The more grievous idea I came away with is that now it's no longer good enough to give a company a stress and anxiety filled 50 or 60 hours of your week.  No.  The new norm is total ownership.  The excuse is that now so many people in finance, tech and commodities work in a world market and they must be accessible to their counterparts in Malaysia, must not miss the opening bell in Berlin or Kerplakistan, must be electronically present for those important clients in Kathmandu....

I have a sneaky feeling that chronic unemployment is not caused by a lack of jobs but that many jobs are being handled by one person.  The manically compulsive super workers are stealing more than their fair share of jobs.  And they are training their companies to expect "work till you drop" dedication that trades health, family life, hobbies, community involvement and the basic richness of existence for quarter by quarter profitability.  And here's the kicker:  Those super employees aren't being compensated for doing the work of three, they're giving their employers undeserved charity.  

In the self employed world we read books on negotiation.  We learn that you never give up something without getting something in return.  That's the foundation of good negotiation.  And as self employed people we never work for free (unless we are donating our time, services, goods to a needy and beneficial cause.)  But that's exactly what the super workers of today are doing.  They are giving it away for free.  And, of course, their companies are encouraging them.

It's time we took a good long look at the American work ethic and got rational.  The unions got it right back in the coal mine strikes and the meat packers collective bargaining days:  Forty hours a week is the most you can work in a reliable and sustainable way.  And by that I mean being able to preserve your personal dignity, your physical health and the health of your family and relationships.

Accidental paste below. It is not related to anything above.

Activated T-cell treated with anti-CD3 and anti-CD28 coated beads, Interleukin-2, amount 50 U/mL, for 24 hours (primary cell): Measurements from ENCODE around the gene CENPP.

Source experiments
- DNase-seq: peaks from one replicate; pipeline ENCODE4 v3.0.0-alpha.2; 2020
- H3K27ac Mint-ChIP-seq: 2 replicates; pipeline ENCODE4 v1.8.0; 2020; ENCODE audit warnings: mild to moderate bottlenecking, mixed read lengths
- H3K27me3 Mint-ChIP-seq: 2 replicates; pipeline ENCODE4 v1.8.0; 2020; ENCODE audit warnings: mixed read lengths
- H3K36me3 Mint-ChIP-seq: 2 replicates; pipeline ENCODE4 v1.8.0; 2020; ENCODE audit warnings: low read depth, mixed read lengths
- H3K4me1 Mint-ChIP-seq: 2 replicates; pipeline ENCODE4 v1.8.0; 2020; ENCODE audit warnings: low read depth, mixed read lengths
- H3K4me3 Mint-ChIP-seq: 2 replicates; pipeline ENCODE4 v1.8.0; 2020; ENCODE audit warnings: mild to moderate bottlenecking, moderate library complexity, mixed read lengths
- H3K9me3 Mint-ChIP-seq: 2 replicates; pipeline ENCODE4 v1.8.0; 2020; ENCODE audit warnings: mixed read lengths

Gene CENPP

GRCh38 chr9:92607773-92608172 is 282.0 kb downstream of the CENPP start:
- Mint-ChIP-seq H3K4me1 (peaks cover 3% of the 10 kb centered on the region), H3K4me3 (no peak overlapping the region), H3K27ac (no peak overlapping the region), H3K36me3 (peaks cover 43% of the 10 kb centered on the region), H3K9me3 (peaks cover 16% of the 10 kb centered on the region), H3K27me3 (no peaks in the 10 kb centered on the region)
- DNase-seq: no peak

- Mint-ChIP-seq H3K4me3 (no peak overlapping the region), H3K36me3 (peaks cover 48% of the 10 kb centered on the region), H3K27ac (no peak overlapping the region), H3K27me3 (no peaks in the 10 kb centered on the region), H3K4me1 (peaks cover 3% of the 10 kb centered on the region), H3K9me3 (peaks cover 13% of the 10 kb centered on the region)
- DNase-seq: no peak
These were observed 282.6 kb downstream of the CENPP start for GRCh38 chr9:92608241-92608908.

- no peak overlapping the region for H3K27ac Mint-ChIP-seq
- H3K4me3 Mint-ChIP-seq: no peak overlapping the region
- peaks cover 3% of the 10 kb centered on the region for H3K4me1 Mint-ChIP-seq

If you are routinely working 60 or 70 hours a week and you don't OWN the company you work for (and, in my mind, even if you do) you might consider that you are your own "scab" and you are in some ways responsible for the downward spiral of the American dream.  That spreadsheet WILL wait until monday.  Your real life can't always be on hold.  If it needs to be done over the weekend your company needs to hire a weekend shift.

So, this is a photo oriented blog, why the hell am I talking about workplace issues?  Because from time to time I write columns that talk about some of the outrageous schedules I work.  But the difference is that my projects stop and start and there's lots of in between time for rest and rejuvenation.  Joy and pleasure.  Family dinners together and weekends puttering around helping Ben with homework and Belinda with some gardening.  Couch time with a novel.   If a freelancer in a struggling industry can do this and keep his head above water then so can the valuable employees of all sorts of companies.

The electronics that we seem addicted to are also a secret weapon that helps bosses (and clients)  suck more and more from their people by blurring the lines between what is and what isn't work.  The cellphone is not referred to as "An Electronic Leash" without good reason.  

It's all about setting limits.  Isn't that what we tell our children? 

The shot above is of Belinda in Montego Bay, Jamaica.  The way I negotiated a series of projects in the Islands was to work for a week, for my usual rate, and then go back later with Belinda for a second week of vacation and downtime.  No phones, no internet, no emergencies in Patagonia.  The vacation opportunity defrayed the travel time and longer working days of the actual project.

Shot with a Rollei medium format camera on Tri-X film at a place called "The Pork Pit."  Really good pulled pork.  A quiet week by the sea.

Added half an hour later:  I read this on Kim Critchfield's FB page and loved it.  I sent a copy to Ben and to a friend who needed to read it.  I'll post this on my wall, just to the side of my computer.

One evening a Cherokee elder told his grandson about a battle that goes on inside people.

He said, "My son, the battle is between the two 'wolves' that live inside us all.
One is Unhappiness or Evil - It is anger, jealousy, fear, regret, greed, arrogance, sorrow, self-pity, resentment, inferiority, false pride, superiority, weakness and ego.

The other is Happiness or Good - It is joy, love, hope, serenity, benevolence, peace, empathy, kindness, generosity, truth, humility, faith, strength and compassion."

The grandson thought about it for a while and then asked his grandfather, "Which wolf wins?"

The old Cherokee simply replied, “The one you feed." - Cherokee Elder